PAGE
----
I should have known. The French have an affinity for Ireland and if you are over in the West you bump into French - literally, on the wrong side of the road - there all the time. I saw then there a long time ago, and I suppose that I just sort of thought every French person who had ever been in a pub in Dingle or in Clifton, came back to Paris and opened a pub of their own, because they are such great places.

When there was only one or three 'Irish Pubs' in Paris, there were a fair number of Guinness outlets, because Belgians like all sorts of weird beers, and I think Guinness was ever brewed in Belgium at one time if it is not still. At any rate, you could always get a pretty good - not perfect, mind you - a pretty good pint, in places in Paris that sold moules and frites.

And now Mary Blume is telling me Irish Pubs are sold as kits. Ah, prunes!

I'm just kidding; I'm not that sour about it. Even if it doesn't sound like much to you, I have a couple of memories left over from a couple of unusual days in Dublin, or 'Publin' as some Germans call it. Not drinking doesn't take them away, although for the life of me I can't honestly say why I've even got these memories, or how. Absolute mystery.

Anyway, another reason Irish pubs are popular in France, fake or not, and as Mary Blume points out, is that the French, even if they've never been to Ireland, seem to know that Irish pubs are places where you have fun.

I do not know how they know this. But these are not places to drink and run. These are places made comfortable enough to hang around in and house rules are that you talk to the other customers and they to you. Very much like the mañana way of keeping time in Spain, in Ireland 'there's time.'

As in closing time. I don't know if things have changed in UK since I was there about a 100 years ago, but one thing that really got on my nerves there was closing time, last call, time, drink up gentlemen please thank you goodnight, slam, and there you are on the wet street and no place to go but a damp B & B in Bayswater.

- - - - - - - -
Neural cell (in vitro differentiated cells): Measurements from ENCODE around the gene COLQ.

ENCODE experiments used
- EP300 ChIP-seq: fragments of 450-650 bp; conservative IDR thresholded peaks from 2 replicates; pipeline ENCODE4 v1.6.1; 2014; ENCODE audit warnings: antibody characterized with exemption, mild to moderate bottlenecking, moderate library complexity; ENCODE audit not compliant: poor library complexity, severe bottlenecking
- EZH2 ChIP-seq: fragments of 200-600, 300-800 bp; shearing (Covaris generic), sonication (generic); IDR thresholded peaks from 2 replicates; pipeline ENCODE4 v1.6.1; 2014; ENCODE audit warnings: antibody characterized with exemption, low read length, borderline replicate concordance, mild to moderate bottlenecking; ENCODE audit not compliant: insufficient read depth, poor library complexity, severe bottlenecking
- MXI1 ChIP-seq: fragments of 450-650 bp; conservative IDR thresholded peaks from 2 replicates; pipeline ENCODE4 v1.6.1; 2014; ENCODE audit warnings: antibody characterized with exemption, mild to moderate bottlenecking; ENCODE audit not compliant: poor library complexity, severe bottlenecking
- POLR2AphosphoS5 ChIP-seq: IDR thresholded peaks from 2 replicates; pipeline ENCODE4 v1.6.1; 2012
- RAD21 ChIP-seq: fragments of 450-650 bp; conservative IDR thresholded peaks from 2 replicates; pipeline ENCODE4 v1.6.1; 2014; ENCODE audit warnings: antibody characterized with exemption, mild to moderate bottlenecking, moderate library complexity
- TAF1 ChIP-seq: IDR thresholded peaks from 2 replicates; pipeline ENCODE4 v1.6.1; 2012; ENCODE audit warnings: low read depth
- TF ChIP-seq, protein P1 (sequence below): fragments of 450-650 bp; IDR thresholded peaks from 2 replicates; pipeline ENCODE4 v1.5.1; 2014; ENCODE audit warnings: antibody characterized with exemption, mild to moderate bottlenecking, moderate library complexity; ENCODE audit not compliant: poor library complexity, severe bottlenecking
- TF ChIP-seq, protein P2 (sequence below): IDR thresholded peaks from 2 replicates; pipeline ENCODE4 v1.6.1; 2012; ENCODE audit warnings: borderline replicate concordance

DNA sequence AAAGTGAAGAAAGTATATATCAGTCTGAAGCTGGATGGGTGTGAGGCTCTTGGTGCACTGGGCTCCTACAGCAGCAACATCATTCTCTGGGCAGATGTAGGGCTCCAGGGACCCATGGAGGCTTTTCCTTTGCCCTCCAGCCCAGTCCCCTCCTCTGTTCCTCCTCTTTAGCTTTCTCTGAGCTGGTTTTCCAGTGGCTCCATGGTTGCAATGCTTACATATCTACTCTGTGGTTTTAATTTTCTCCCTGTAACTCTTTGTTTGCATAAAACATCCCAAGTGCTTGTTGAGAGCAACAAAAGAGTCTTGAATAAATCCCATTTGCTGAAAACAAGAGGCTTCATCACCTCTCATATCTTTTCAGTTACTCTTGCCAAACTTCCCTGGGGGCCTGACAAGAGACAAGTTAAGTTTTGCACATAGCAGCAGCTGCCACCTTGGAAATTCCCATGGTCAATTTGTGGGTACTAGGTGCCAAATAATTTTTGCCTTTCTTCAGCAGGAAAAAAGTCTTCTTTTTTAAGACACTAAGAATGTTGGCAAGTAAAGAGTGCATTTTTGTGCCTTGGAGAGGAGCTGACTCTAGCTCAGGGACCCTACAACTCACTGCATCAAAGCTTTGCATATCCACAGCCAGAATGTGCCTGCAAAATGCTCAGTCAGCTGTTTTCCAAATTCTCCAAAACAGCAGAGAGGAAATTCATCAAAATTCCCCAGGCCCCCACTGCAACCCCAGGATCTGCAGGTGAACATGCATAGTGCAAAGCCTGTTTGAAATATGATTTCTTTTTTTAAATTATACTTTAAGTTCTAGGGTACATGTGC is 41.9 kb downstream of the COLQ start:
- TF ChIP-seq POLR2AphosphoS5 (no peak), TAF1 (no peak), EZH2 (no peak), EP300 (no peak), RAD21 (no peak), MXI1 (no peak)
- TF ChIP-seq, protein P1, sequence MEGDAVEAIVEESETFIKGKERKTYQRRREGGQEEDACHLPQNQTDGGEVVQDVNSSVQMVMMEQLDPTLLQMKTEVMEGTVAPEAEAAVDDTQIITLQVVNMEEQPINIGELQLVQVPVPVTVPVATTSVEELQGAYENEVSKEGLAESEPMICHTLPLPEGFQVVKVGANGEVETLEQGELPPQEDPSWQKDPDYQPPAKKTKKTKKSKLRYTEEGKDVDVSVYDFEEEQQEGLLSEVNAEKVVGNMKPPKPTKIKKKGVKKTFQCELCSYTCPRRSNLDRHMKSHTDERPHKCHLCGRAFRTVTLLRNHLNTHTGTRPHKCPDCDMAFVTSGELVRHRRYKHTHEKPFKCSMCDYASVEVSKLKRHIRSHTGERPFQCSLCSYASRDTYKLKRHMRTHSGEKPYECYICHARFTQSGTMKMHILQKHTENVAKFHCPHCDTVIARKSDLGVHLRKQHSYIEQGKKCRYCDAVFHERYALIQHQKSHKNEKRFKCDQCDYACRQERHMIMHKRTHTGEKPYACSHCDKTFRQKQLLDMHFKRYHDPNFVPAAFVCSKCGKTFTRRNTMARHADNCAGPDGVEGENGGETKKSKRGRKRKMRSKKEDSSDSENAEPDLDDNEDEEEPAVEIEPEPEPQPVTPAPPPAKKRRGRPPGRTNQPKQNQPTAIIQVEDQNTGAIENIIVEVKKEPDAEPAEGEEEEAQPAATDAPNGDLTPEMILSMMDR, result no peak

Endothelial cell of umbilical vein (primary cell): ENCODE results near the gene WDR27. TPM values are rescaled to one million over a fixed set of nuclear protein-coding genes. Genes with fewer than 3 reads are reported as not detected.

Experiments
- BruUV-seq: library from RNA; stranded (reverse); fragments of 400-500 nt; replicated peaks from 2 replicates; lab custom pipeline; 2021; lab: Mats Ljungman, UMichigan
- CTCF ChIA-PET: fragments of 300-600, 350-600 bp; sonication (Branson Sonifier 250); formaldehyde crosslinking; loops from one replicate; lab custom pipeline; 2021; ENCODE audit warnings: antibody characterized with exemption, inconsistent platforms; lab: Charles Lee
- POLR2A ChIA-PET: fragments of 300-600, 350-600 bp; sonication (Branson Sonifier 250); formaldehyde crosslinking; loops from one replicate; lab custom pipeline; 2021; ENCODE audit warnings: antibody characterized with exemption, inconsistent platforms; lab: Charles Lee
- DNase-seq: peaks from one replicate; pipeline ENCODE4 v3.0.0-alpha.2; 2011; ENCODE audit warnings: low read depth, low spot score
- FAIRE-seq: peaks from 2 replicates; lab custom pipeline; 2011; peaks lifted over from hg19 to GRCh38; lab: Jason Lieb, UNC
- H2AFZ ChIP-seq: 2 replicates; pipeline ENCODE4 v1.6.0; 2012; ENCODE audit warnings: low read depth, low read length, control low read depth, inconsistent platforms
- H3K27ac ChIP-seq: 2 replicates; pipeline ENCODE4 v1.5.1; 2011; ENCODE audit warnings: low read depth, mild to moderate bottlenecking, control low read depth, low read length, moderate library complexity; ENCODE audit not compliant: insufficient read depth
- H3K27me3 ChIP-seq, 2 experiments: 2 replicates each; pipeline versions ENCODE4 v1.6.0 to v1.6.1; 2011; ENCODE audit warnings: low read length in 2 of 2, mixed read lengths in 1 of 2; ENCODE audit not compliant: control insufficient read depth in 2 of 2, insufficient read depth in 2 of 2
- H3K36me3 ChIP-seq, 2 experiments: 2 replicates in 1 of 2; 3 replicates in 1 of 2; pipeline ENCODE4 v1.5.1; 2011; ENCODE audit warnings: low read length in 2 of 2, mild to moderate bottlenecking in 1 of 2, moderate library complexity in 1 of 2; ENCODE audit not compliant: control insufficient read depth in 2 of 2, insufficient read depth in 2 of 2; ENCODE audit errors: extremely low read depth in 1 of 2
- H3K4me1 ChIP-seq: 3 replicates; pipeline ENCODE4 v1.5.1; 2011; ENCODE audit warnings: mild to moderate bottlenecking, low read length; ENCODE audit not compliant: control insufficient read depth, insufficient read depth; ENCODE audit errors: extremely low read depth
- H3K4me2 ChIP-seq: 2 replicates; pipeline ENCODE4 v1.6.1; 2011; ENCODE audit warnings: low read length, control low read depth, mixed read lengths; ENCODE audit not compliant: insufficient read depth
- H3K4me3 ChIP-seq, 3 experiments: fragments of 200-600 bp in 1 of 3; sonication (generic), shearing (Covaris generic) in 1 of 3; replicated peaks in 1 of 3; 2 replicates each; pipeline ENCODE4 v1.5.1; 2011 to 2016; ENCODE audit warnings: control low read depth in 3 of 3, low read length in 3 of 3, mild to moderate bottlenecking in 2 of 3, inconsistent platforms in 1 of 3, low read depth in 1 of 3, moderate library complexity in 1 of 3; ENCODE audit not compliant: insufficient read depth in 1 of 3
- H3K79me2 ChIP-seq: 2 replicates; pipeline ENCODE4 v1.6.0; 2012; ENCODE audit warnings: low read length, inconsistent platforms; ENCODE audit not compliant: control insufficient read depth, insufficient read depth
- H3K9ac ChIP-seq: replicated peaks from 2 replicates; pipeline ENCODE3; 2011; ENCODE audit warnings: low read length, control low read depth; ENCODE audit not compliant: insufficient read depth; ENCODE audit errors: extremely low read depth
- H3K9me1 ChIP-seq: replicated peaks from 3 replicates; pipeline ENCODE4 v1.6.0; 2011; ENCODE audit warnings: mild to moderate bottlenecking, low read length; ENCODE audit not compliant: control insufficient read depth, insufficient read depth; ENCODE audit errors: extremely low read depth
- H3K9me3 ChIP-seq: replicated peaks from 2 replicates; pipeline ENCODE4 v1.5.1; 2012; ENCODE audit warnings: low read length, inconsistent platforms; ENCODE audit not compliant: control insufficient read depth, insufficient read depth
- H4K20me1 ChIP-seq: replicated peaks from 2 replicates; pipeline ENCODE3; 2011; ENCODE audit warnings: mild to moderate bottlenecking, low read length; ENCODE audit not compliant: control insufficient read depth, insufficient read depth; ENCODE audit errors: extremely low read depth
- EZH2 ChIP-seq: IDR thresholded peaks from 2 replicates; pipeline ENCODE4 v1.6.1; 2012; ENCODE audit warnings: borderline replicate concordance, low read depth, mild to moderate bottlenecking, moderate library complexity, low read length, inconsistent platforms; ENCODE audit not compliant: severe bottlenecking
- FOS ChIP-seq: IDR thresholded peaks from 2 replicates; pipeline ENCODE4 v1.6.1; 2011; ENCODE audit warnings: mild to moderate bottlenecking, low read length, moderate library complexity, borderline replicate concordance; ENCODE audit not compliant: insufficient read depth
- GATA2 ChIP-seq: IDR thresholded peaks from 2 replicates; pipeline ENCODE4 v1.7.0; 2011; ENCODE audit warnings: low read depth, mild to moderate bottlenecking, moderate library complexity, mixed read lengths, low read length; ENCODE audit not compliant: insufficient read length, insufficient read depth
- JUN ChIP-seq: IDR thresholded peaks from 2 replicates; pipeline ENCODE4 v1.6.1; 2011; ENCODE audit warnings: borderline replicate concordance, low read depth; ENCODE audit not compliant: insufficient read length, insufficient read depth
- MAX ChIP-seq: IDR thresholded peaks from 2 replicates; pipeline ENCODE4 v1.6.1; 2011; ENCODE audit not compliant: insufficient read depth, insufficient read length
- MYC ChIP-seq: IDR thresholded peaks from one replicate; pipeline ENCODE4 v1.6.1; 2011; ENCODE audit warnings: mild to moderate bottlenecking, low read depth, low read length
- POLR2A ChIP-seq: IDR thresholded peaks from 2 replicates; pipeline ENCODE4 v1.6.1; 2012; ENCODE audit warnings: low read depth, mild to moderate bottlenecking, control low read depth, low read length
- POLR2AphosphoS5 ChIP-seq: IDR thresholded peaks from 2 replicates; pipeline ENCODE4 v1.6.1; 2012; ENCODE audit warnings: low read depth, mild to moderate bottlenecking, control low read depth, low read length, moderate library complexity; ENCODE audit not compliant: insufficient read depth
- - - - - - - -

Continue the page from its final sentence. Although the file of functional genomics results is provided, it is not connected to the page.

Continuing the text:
Not in Irish pubs. They close slowly. One time I was in Mulligan's, it closed so slowly in the afternoon I was still in it when it opened after the break.

I thought the re-opening was a sign I should leave for lunch and the first place I tried there was only one customer but he was a maniac and insisted on buying rounds Old church door of Paddy for the 'house,' partly because there was only the bartender and me - and is the gist of the reason why I never ever ate any Dublin Bay prawns in that city.

According the Mary Blume, the Irish pubs to avoid in Paris are the ones that are considered 'in' by what is known locally as 'jeune cadre dynamique,' or maybe that should all be plural if there's two of them, but if you find these types being in the majority in any place you happen to be in Paris, you are probably in the wrong place.

These specimens, are 'suits'-in-training, and are not comforting types to pass time with - and now that I think of it, I haven't seen any around lately. There is a certain kind of salon I'm not going to anymore, and I guess that's where I used to run into them.

There is one thing I do know though. There is no Mulligan's in Paris. Despite all good intentions, it is not exportable, in a kit.

There are always 'coming events' in Paris and there will be some this week, but after last week I don't care. If you need to know something, write me, and I'll look it up.

Regards, Ric